Peter Hackett is an emergency physician in Grand Junction, Colorado, and an
Affiliate Professor of Medicine at the University of Washington in Seattle. His
research on altitude illness has appeared in over 100 articles in various
medical journals. In the mid-70s he founded the Himalayan Rescue Association in
Kathmandu, Nepal and later went on to found the Denali Medical Research Project
in Anchorage, Alaska. In 1981, Hackett reached the summit of Everest, climbing
solo from the South Col to the peak.
NOVA: Let's talk about brain research and the affects of altitude. Is it in
its infancy right now, or are we breaking through any barriers?
PETER HACKETT: Traditionally, the field of high altitude medicine is a field of
respiratory physiologists. Since the initial experiments of Paul Bert in the
1870s all the way through the golden age in the twenties, thirties, forties,
when everybody focused on the movement of oxygen from the air to the tissues,
what we call the oxygen transport system. That is pretty well worked out
now—the role of the lung, the hemoglobin, the brain and increasing the
We are now at a transition stage to the next frontier. It's time to shift
gears. And the future is in the brain. The next 25 to 50 years is going to
focus on brain research. It's the brain that acclimatizes to high altitude;
it's the brain that holds the secrets to mountain sickness and to cerebral
edema. Brain research is in its infancy. As the secrets of the brain become
unlocked over the next 25 years, so will the mysteries of mountain sickness and
adaptation to high altitude.
NOVA: What happens to a person's brain when they develop mountain sickness?
PETER HACKETT: If a person develops mountain sickness, the brain starts to
swell and one of the primary symptoms is altered consciousness. By that, I
mean definite cognitive problems. Judgement becomes impaired—a person becomes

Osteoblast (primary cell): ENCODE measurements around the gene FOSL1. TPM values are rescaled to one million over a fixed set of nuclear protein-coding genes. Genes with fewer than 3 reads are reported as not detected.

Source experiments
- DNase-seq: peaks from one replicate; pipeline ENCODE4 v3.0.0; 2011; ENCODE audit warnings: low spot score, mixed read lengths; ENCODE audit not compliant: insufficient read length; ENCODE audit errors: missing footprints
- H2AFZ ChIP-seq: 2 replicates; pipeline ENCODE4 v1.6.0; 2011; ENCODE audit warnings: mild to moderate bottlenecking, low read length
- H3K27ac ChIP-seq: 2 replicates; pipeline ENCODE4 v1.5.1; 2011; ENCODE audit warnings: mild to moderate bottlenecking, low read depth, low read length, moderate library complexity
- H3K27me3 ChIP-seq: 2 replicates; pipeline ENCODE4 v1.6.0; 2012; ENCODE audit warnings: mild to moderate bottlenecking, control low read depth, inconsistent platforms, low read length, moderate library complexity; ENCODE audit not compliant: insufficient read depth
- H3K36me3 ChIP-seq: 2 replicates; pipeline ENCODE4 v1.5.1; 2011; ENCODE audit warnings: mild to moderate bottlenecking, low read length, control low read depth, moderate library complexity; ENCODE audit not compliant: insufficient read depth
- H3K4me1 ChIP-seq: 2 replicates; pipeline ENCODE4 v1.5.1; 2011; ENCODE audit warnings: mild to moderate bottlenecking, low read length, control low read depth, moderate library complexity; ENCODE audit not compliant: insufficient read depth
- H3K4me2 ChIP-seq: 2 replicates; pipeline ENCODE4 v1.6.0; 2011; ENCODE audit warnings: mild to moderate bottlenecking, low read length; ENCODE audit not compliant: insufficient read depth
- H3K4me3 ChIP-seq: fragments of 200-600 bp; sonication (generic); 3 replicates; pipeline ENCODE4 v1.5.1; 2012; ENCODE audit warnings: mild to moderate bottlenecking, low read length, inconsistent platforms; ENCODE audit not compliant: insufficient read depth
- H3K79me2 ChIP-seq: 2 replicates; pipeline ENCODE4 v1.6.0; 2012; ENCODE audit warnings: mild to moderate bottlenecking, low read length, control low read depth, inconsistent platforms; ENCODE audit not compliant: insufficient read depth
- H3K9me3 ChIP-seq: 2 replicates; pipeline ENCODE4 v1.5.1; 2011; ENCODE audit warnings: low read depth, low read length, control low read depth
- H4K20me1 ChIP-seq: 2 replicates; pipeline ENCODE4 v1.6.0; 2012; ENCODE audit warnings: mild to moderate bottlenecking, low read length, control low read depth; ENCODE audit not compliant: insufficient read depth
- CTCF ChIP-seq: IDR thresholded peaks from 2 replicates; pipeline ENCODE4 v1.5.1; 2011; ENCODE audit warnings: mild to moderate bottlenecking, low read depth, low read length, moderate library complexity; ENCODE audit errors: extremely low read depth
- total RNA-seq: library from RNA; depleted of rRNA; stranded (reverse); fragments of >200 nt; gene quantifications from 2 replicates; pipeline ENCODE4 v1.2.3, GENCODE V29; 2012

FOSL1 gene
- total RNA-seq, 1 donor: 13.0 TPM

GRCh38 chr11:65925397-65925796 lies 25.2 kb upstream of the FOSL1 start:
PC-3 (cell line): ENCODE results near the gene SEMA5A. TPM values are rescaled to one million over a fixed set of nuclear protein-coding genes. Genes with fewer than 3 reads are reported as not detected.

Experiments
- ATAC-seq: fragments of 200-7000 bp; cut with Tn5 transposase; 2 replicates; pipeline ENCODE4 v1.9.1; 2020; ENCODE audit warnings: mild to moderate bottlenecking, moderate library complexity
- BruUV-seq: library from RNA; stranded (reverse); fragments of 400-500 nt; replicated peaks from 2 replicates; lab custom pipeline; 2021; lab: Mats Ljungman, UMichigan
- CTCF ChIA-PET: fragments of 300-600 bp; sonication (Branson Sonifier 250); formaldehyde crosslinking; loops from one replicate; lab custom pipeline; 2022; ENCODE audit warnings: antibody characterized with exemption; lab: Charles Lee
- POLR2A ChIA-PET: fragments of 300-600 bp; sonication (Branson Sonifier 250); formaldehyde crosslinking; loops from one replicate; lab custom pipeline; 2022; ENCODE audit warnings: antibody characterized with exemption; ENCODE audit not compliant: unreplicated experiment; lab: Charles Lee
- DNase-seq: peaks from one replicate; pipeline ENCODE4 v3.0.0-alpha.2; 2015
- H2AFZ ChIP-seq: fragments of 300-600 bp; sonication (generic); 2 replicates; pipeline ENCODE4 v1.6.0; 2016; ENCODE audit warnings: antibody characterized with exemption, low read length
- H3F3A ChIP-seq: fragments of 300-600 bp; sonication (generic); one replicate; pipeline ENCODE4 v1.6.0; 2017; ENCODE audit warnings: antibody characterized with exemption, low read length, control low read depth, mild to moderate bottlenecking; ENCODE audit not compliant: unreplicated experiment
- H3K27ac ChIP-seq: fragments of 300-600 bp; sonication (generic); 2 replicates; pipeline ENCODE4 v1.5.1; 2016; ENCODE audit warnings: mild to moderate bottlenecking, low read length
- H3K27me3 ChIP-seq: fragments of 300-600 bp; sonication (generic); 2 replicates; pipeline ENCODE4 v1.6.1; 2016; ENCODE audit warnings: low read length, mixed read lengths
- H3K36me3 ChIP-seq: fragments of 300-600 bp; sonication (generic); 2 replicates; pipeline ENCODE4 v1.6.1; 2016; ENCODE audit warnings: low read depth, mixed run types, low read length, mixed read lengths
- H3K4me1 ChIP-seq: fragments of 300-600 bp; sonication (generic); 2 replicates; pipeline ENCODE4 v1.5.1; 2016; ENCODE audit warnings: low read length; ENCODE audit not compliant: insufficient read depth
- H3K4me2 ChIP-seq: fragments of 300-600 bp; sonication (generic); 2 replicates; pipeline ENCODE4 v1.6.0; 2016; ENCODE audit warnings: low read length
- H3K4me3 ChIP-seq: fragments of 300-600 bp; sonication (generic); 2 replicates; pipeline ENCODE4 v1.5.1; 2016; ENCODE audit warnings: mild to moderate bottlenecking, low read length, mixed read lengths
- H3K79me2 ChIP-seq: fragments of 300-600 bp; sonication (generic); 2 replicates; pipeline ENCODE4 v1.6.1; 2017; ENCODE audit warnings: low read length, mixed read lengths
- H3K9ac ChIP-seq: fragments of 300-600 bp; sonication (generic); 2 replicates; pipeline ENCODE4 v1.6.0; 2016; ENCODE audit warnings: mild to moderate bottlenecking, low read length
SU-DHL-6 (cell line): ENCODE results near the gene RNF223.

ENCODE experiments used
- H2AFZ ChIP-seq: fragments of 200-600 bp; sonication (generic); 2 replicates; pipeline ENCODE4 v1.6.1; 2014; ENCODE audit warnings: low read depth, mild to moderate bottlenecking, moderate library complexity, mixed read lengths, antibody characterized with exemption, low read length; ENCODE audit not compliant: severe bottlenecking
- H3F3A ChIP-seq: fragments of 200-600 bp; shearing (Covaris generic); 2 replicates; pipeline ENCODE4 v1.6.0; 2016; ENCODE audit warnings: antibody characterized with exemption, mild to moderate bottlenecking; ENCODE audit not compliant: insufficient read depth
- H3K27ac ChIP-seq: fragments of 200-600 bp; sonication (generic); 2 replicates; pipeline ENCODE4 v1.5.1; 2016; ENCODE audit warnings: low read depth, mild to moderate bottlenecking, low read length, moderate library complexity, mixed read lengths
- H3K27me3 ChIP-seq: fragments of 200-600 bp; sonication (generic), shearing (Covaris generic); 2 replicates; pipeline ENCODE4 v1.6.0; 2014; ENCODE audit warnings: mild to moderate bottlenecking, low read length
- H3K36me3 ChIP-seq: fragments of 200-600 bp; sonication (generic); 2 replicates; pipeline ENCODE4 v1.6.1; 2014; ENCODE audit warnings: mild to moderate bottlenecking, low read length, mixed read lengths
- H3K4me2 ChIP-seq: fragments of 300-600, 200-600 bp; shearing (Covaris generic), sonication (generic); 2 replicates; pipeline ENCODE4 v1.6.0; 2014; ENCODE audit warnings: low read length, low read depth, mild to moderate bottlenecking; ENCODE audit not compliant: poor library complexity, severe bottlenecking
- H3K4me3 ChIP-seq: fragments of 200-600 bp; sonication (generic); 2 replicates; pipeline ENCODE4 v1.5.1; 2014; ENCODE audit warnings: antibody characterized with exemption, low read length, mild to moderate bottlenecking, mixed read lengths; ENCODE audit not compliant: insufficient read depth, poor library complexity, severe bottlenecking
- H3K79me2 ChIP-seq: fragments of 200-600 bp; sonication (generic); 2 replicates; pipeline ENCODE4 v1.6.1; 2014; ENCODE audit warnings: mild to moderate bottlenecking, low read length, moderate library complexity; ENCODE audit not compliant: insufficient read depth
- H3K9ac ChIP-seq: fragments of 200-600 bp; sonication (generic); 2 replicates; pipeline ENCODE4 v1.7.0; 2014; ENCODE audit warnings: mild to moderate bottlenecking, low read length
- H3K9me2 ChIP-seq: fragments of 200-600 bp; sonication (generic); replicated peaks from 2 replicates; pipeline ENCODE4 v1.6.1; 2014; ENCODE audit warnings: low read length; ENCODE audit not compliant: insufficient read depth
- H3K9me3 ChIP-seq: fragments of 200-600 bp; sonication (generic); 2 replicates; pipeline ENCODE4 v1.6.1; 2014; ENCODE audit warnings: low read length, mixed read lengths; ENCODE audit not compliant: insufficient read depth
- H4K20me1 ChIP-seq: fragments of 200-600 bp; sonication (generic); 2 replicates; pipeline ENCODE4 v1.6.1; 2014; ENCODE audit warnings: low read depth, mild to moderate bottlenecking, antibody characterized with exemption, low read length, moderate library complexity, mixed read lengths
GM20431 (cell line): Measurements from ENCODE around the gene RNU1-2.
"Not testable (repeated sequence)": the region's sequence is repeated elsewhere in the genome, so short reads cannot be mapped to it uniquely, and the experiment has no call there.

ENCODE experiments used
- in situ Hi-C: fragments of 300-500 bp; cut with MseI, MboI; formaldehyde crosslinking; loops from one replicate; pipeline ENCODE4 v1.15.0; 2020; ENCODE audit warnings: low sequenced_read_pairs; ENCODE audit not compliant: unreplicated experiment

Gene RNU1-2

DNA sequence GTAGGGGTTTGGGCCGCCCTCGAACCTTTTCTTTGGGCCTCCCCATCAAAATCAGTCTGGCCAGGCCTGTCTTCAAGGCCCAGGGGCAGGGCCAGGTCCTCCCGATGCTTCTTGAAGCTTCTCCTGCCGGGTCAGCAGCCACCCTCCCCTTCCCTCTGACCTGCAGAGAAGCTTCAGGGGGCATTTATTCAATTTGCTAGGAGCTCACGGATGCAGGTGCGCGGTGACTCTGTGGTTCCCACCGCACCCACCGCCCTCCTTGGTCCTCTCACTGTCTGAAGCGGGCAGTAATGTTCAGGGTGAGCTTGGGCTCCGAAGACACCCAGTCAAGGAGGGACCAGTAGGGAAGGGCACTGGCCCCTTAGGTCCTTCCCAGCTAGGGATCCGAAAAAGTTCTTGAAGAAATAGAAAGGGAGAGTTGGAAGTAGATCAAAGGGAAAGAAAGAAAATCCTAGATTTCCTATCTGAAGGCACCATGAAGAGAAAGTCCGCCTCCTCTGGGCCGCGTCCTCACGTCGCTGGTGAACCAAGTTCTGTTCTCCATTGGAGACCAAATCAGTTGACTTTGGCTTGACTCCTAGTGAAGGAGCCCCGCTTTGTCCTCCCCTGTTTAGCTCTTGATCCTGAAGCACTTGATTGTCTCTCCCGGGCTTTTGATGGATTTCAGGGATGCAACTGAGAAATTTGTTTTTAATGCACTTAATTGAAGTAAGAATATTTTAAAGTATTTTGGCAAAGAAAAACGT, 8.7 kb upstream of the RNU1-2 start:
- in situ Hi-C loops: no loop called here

confused. They don't even know where they are as it gets worse. They don't
know where they came from, where their friends are. I've had people
had a German one time at the clinic in Pheriche who saw a red helicopter in our
front yard and had to be physically restrained. He didn't understand why we
wouldn't let him get on the helicopter. There was no helicopter—it was a
hallucination. So all sorts of mental changes can take place with altitude
sickness as the brain starts to become more and more abnormal.
PETER HACKETT: We don't know exactly why the brain swells. There's increased
blood flow, which by itself causes the brain to enlarge a bit. And there's
leaky blood vessels for reasons that aren't entirely clear. And as our blood
vessels leak, the fluid stays in the brain tissue and causes the whole brain to
swell. People retain fluid when they get sick and that contributes to brain
swelling as well.
NOVA: Do you think that climbers that do well at altitude have a greater
adaptability to the swelling of the brain?
PETER HACKETT: I think the climbers who do well at altitude can tolerate a
little bit of brain swelling more than others for various reasons. They have
better mechanisms to tolerate brain swelling. And they probably have less
brain swelling than the ones who get sick.
The mechanisms that allow you to tolerate a little bit of brain swelling
include a displacement of cerebral spinal fluid from the brain down into the
spinal cord, increased adsorption of spinal fluid in the brain and decreased
production of spinal fluid to make room for the brain to swell. There may be
even simple anatomical factors like how tight the brain is inside the skull.
Which varies very much from person to person and also changes with age.
NOVA: You've said it is best to be dehydrated at altitude because a dehydrated
brain doesn't swell at altitude.
PETER HACKETT: There's evidence that the people who do best at altitude are
dehydrated. That is the body resets the serum of molality level which has to
do with the water balance. And the body, for some reason, prefers to be dry at
high altitude. My own thinking is that this is good for the body because it
keeps the brain a little bit drier and softer. So that if it does start to
accumulate a little water or get a little swelling, it can be tolerated
NOVA: Can you comment on Everest being the maximum height people can climb to?
Is this a coincidence?
PETER HACKETT: I find it fascinating that Everest is right about the height
that humans can maximally endure. Obviously, or not so obviously. Whether
it's an experiment of nature or sort of intent, it's interesting to speculate.
But it appears to be true.
NOVA: Is there an experience one can have that is similar to climbing Everest?
Can you compare it to anything that we know?
PETER HACKETT: It's hard for me to think of anything comparable to climbing
Everest because of the sleep deprivation, the extremes of temperature and the
hypoxia. Perhaps the closest is war. Where there's constant anxiety of a